Dr Carmelo Evoli (II. Institut für Theoretische Physik, Universität Hamburg)
Kathrin Egberts (Leopold-Franzens-Universität, Innsbruck, Austria)
Iris Gebauer (Karlsruhe Institute of Technology, Karlsruhe, Germany)
Daniele Gaggero (SISSA, Trieste, Italy)
Martin Pohl (DESY, Zeuthen, Germany)
Diego F. Torres (IEEC-CSIC, Barcelona, Spain)
In this talk I will make a few comments on three classes of sources: supernova remnants, pulsar-wind nebulae, and gamma-ray binaries. In the first part, on SNRs, I will comment on the recent detection of hadronic gamma-rays and prospects for future population analysis. Regarding PWNe i will focus on young TeV emitting systems, from the point of view of time-dependent modeling of the...
Stefano Gabici (APC, Paris, France)
Dmitri Semikoz (AstroParticle and Cosmology (APC), Paris, France)
Reinhard Schlickeiser (Universität Bochum, Bochum, Germany)
Alex Lazarian (University of Wisconsin, USA)
I shall review the advances of our understanding of the First order Fermi acceleration of particles in shocks and sites of magnetic reconnection. I shall discuss how magnetic field generation in the shock precursor allows to accelerate cosmic rays to higher energies and how cosmic ray superdiffusion changes the accepted acceleration picture. I shall also discuss the process of fast...
Huirong Yan (Peking University, Beijing, China)
Mr Andrey Saveliev (University of Hamburg)
Andrii Neronov (ISDC Data Centre for Astrophysics, Geneva, Switzerland)
Pierre Salati (LAPTh, Annecy, France)
It is amazing to realize that in the current description of Galactic propagation of cosmic rays (CR), sources are not point-like, at least for primary species like protons and helium nuclei. Considering that sources as localized in space and time is more realistic, but leads to puzzling results. Actually, in the Myriad model, the Galactic variance of, say, the proton flux at the Earth is...
Gabrijela Zaharijas (ICTP, Trieste, Italy)
Piero Ullio (SISSA, Trieste, Italy)
Philipp Mertsch (Stanford University)
Günter Sigl (Hamburg University)
Eli Waxman (Weizmann Institute of Science, Rehovot, Israel)
Serap Tilav (University of Delaware, US)
We report on the high-resolution measurements of cosmic ray spectrum and mass composition from the knee region up to 1 EeV based on one year of data collected with IceCube/IceTop. Complementary to the PeV neutrinos, IceCube measures extensive air showers of PeV cosmic rays on the surface with the IceTop array and the penetrating high energy muon bundles with the matrix of detectors in deep...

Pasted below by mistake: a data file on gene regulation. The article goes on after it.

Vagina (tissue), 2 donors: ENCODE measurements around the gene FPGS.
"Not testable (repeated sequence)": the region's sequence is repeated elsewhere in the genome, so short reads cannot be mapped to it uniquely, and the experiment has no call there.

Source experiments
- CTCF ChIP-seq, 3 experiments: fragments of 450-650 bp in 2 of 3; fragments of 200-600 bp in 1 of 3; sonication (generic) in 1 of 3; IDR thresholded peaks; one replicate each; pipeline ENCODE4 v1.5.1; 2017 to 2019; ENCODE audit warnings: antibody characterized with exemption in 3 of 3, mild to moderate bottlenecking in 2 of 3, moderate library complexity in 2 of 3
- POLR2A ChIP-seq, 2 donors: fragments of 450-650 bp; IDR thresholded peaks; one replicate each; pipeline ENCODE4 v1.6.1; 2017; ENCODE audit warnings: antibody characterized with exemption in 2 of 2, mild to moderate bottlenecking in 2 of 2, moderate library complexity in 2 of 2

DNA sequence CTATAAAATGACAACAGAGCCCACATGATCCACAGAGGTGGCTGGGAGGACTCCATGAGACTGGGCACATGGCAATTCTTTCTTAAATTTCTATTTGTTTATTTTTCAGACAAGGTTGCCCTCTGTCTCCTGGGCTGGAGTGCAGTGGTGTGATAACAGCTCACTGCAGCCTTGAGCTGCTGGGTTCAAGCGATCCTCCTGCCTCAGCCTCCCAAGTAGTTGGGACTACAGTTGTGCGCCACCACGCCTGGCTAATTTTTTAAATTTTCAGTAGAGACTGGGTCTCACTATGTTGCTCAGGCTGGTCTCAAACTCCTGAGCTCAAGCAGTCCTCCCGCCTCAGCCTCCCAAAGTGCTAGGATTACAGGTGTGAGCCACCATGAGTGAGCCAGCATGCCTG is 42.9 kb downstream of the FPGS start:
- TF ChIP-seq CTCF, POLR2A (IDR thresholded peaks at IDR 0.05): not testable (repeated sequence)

Torsten Enßlin (MPA, Garching, Germany)
The Planck satellite has mapped the cosmic microwave background (CMB) with unprecedented precision. An accurate determination of many cosmological parameters was possible and a number of early Universe scenarios could be constrained. The Planck mission, its main scientific results, and the anomalies seen in the CMB sky will be discussed in this talk. The impact of Galactic cosmic rays on the...
Juan Antonio Aguilar Sánchez (Université de Genève, Geneva, Switzerland)
Hans Dembinski (Karlsruher Institut für Technologie, Karlsruhe, Germany)
Glennys Farrar (NYU, New York City, US)
Dongsu Ryu (Chungnam National University, Korea)
Magnetic fields appear to be ubiquitous in astrophysical environments. The existence of magnetic fields in the large-scale structure (LSS) of the universe has been established through observations of Faraday rotation and synchrotron emission, as well as through recent gamma-ray observations, although their nature and origin remain controversial and largely unknown. In this talk, we first...
Hyesung Kang (Pusan National University, Korea)
Cosmological shock waves result from supersonic flow motions induced by hierarchical clustering of nonlinear structures in the universe. These collisionless shocks are thought to accelerate high-energy cosmic rays (CRs) via diffusive shock acceleration (DSA) mechanism. In this talk, we will review 1) the properties and energetics of shocks formed in cosmological structure formation...
Martin Lemoine (IAP, Paris, France)
Angela Olinto (KICP, Chicago, USA)
Thanks to giant extensive air-showers observatories, such as the Pierre Auger Observatory and the Telescope Array, we now know that the sources of ultrahigh energy cosmic rays (UHECRs) are extragalactic. We also know that either they interact with the CMB as predicted or they run out of energy at the same energy scale of the CMB interactions! Their composition is either surprising (dominated...
Denise Boncioli (INFN-LNGS, L’Aquila, Italy)
Daniel Kuempel (RWTH Aachen University, Germany)
Franco Vazza (Hamburger Sternwarte, Hamburg, Germany)
The intra cluster medium is a dynamically active environment, in which dissipation of large motions and acceleration of cosmic rays are likely ubiquitous processes. I will review the present theoretical uncertainties and firm conclusions on cosmic rays in the intra cluster medium, coming from broad-band observations and the updated cosmological numerical modelling of these systems.
Andrea Ferrara (SNS, Pisa, Italy)
I will review the present status of the understanding of the Near Infrared Background light. In particular I will focus on recent experimental and theoretical progresses that hint at the possibility that a fraction of this cosmic light traces the most distant galaxies and, even more likely, the first black holes, thus opening an exciting pathway to study the early Universe.
Hervé Dole (Institut d'Astrophysique Spatiale, Orsay)
I will provide a review of our knowledge of the Extragalactic Background Light (EBL): 1- measurements of intensity across the electromagnetic spectrum; 2- measurements of fluctuations; 3- what do all this tell us, link to models. I will highlight the CIB (Cosmic Infrared Background).
Michael Kachelriess (NTNU Institutt for fysikk, Trondheim, Norway)